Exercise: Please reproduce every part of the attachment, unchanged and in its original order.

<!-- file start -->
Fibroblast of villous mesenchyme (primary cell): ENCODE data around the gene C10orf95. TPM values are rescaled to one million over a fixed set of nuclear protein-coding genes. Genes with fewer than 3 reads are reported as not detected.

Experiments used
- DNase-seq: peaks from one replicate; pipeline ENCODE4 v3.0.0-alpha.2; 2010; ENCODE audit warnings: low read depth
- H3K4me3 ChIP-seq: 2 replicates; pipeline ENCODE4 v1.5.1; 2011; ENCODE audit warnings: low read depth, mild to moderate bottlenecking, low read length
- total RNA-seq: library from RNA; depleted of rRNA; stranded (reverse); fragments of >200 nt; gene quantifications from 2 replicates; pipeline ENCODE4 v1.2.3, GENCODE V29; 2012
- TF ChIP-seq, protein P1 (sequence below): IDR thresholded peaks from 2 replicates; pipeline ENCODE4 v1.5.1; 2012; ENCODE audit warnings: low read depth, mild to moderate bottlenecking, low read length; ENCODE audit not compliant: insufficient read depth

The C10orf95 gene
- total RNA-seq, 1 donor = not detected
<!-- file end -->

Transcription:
Fibroblast of villous mesenchyme (primary cell): ENCODE data around the gene C10orf95. TPM values are rescaled to one million over a fixed set of nuclear protein-coding genes. Genes with fewer than 3 reads are reported as not detected.

Experiments used
- DNase-seq: peaks from one replicate; pipeline ENCODE4 v3.0.0-alpha.2; 2010; ENCODE audit warnings: low read depth
- H3K4me3 ChIP-seq: 2 replicates; pipeline ENCODE4 v1.5.1; 2011; ENCODE audit warnings: low read depth, mild to moderate bottlenecking, low read length
- total RNA-seq: library from RNA; depleted of rRNA; stranded (reverse); fragments of >200 nt; gene quantifications from 2 replicates; pipeline ENCODE4 v1.2.3, GENCODE V29; 2012
- TF ChIP-seq, protein P1 (sequence below): IDR thresholded peaks from 2 replicates; pipeline ENCODE4 v1.5.1; 2012; ENCODE audit warnings: low read depth, mild to moderate bottlenecking, low read length; ENCODE audit not compliant: insufficient read depth

The C10orf95 gene
- total RNA-seq, 1 donor = not detected